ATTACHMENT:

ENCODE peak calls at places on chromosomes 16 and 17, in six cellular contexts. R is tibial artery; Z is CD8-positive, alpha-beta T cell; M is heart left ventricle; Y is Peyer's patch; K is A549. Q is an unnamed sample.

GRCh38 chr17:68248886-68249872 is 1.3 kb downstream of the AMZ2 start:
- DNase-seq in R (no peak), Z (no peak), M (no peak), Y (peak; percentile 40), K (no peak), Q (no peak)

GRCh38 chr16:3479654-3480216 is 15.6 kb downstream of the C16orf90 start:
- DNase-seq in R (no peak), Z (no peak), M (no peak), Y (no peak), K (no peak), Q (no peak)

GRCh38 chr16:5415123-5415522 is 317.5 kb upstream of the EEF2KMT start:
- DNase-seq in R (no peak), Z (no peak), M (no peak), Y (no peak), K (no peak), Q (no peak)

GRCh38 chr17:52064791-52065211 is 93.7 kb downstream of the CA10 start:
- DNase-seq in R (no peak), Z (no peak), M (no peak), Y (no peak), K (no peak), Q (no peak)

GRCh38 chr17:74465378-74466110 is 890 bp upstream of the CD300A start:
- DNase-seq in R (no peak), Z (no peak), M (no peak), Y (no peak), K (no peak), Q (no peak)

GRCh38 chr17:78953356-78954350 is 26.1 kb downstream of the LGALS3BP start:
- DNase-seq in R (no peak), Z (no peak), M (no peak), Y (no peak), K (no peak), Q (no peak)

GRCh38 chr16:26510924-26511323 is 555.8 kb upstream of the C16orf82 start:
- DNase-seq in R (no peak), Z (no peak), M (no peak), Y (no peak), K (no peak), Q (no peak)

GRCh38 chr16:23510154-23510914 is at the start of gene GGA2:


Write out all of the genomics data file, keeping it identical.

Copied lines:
ENCODE peak calls at places on chromosomes 16 and 17, in six cellular contexts. R is tibial artery; Z is CD8-positive, alpha-beta T cell; M is heart left ventricle; Y is Peyer's patch; K is A549. Q is an unnamed sample.

GRCh38 chr17:68248886-68249872 is 1.3 kb downstream of the AMZ2 start:
- DNase-seq in R (no peak), Z (no peak), M (no peak), Y (peak; percentile 40), K (no peak), Q (no peak)

GRCh38 chr16:3479654-3480216 is 15.6 kb downstream of the C16orf90 start:
- DNase-seq in R (no peak), Z (no peak), M (no peak), Y (no peak), K (no peak), Q (no peak)

GRCh38 chr16:5415123-5415522 is 317.5 kb upstream of the EEF2KMT start:
- DNase-seq in R (no peak), Z (no peak), M (no peak), Y (no peak), K (no peak), Q (no peak)

GRCh38 chr17:52064791-52065211 is 93.7 kb downstream of the CA10 start:
- DNase-seq in R (no peak), Z (no peak), M (no peak), Y (no peak), K (no peak), Q (no peak)

GRCh38 chr17:74465378-74466110 is 890 bp upstream of the CD300A start:
- DNase-seq in R (no peak), Z (no peak), M (no peak), Y (no peak), K (no peak), Q (no peak)

GRCh38 chr17:78953356-78954350 is 26.1 kb downstream of the LGALS3BP start:
- DNase-seq in R (no peak), Z (no peak), M (no peak), Y (no peak), K (no peak), Q (no peak)

GRCh38 chr16:26510924-26511323 is 555.8 kb upstream of the C16orf82 start:
- DNase-seq in R (no peak), Z (no peak), M (no peak), Y (no peak), K (no peak), Q (no peak)

GRCh38 chr16:23510154-23510914 is at the start of gene GGA2: